Which classic Un-cards could be eternal legal?

Which classic Un-cards could be eternal legal?

Tom AndersonCommander, Legacy

UNFINITY is really capturing the attention of the player base at the moment, though it seems to be extremely polarizing. Its detractors have been critical of the set’s mixed-legality, as UNFINITY marks the first time an Un-set has contributed new cards to the Eternal legal card pool of Magic.

However, is this really such a big change in philosophy? The Un-Sets have always combined two major types of “joke card”: ones where the joke is told through the card name, flavor or artwork and ones where the joke extends into its actual mechanics.

The latter sort are rarely suitable for tournament play. Quite often they don’t even work under strict interpretations of the rules! Yet the former are often perfectly sane and interesting Magic cards if you look past the silly presentation. 

So long as silver borders were the mark of Un-set cards, mixing legality within a set remained a technical roadblock. But now that Wizards of the Coast’s printing methods are advanced enough to apply the acorn stamp, the company is just formalizing a design divide which has been obvious all the way back to 1998’s Unglued.

Still, a lot of cards were left out before the invention of this new, acorn technology. So let’s take a look at which cards from past Un-sets should probably have appeared in black border — and which might still in a future UnSanctioned-style reprint set:

Honorable Mentions:

What better example of Un-set cards which could potentially be tournament legal than those ones which already are?? Wizards has often used Un-sets as a safe testing environment for their more daring design ideas, and sometimes those first tests are what end up going to print a few years later.

I had to decide what to do with these cards as soon as I started making this list. Should they just be at the top? Are they excluded by technicality? I decided the latter was more interesting, but shoutout to these pioneers of border-hopping design all the same.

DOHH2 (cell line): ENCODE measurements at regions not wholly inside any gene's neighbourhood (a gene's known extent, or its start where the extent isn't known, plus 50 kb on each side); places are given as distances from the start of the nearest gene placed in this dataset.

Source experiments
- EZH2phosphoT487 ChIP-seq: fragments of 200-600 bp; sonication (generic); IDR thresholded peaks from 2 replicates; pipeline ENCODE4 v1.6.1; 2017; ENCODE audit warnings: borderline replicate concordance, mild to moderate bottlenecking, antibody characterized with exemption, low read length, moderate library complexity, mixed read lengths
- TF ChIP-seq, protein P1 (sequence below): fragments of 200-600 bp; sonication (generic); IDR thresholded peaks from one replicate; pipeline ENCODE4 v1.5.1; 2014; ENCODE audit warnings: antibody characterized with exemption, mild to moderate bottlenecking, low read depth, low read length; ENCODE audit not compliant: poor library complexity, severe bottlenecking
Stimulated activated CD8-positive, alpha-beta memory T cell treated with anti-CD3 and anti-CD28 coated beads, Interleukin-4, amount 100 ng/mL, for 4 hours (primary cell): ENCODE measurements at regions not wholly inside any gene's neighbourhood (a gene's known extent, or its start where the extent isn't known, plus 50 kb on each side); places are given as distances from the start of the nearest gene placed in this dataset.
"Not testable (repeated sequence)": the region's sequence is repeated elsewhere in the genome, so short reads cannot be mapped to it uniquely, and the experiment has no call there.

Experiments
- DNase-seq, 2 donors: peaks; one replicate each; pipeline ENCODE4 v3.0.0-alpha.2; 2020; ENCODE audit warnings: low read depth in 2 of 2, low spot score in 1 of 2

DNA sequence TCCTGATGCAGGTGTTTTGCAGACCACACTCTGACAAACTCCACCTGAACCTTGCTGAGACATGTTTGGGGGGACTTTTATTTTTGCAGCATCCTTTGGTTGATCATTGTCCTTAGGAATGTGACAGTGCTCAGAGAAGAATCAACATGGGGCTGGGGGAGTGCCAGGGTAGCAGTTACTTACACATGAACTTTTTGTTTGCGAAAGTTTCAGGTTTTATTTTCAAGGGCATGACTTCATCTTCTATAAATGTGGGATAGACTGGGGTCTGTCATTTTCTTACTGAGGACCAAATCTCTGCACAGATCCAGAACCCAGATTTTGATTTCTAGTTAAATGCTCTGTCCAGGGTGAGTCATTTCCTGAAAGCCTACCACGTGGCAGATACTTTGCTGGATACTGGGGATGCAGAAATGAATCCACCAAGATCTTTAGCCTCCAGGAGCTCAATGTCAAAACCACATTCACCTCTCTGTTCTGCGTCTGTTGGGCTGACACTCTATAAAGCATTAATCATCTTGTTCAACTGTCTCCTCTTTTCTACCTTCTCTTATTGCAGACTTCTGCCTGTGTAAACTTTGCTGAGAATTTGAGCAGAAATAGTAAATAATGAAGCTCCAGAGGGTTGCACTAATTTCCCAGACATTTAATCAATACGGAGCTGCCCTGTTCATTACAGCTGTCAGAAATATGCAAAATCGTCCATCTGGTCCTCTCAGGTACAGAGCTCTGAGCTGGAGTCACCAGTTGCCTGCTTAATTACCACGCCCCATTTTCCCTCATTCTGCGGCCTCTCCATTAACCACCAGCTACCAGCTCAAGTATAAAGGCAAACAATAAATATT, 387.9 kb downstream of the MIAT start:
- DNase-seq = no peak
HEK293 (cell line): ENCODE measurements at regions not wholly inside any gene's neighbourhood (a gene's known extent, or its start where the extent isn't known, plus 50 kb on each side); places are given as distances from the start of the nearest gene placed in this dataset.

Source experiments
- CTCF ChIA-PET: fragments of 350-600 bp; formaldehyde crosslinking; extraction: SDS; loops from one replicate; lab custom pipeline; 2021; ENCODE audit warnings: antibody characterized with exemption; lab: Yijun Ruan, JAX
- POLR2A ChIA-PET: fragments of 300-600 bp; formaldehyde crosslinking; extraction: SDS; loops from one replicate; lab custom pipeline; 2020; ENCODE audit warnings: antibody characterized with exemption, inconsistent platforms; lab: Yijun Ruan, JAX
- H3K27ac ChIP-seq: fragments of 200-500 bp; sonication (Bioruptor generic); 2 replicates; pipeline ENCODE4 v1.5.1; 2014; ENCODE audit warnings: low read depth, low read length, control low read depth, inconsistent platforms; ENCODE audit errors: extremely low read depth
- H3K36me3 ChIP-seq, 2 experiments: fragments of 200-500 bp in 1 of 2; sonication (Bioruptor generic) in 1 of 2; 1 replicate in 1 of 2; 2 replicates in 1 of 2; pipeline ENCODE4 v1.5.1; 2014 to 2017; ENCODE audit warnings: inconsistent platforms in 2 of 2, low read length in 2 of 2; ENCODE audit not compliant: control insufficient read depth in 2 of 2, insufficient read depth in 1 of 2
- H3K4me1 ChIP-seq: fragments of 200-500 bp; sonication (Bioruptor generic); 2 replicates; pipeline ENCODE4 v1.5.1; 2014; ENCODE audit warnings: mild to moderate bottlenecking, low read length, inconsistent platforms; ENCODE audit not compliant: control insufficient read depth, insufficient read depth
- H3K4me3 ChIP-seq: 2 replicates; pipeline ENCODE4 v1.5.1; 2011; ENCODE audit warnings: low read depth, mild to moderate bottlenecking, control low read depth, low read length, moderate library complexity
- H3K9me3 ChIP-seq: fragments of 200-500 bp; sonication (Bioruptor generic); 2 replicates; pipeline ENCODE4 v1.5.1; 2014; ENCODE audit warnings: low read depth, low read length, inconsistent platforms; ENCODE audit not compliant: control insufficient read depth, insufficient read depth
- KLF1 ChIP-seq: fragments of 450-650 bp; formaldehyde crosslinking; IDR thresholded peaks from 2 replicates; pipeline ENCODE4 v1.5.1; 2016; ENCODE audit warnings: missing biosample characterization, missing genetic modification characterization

10. Crow Storm

This is basically a perfect example of the “normal card with a joke backed into the flavor.” It’s almost too normal, really. If Wizards ever allowed itself to design more blue Storm finishers, this winged Empty the Warrens looks like the most reasonable option for it. 

However, with Storm more or less fenced-off design space (and for good reason), this can only land near the bottom of our list.

9. Infernal Spawn of Infernal Spawn of Evil

I’m going to justify these more by their mechanics than the flavor in most cases, and the mechanics here touch on some very cool and underused space. Panglacial Wurm is a fan-favorite for a reason, and combining that idea of library-shuffling value with a cheaper, reusable payoff seems like it gets closer to an actual win condition. 

There’s even a “once per turn” limitation to stop this completely derailing play! I hope we see at least something like this in the future, even if the numbers or execution are tweaked.

8. Denied!

Eternal formats have long defined their identity and play patterns around breaking the mana curve, and cheap (or free) counterspells are one of the only things that can keep such explosiveness balanced. Denied! offsets the raw power of a one-cost hard counter by making you jump through a hoop — but one blue/black decks in particular are already set up to achieve on turn one. 

Even on its own, Denied! sometimes rewards a simple, educated guess of the opponent’s hand or providing information on a miss. However, there’s still counterplay for the opponent, since many decks could respond by casting or discarding cards known to the blue player. There’s not many cleaner ideas than “blue Cabal Therapy.

7. Watermarks (as a gameplay mechanic)

Back when Wizards was designing Lorwyn, they ran into a recurring issue with creature-type synergies: how could they incorporate non-creature cards into the mix? At the time, their answer was the “Tribal” supertype — which allowed everything from a land to an enchantment to a sorcery to count as a “Goblin spell” or “Elf permanent” when it matters. 

UnStable used watermarks as a new and improved version of that mechanic, neatly associating any diverse group of cards with minimal awkward templating or visual clutter. This sort of mechanic greatly aids design by adding open-ended, situational upside to otherwise identical spells. It also helps with gameplay flavor. Imagine if Strixhaven had creatures which cared when you “cast a Prismari spell!”

6. Organ Harvest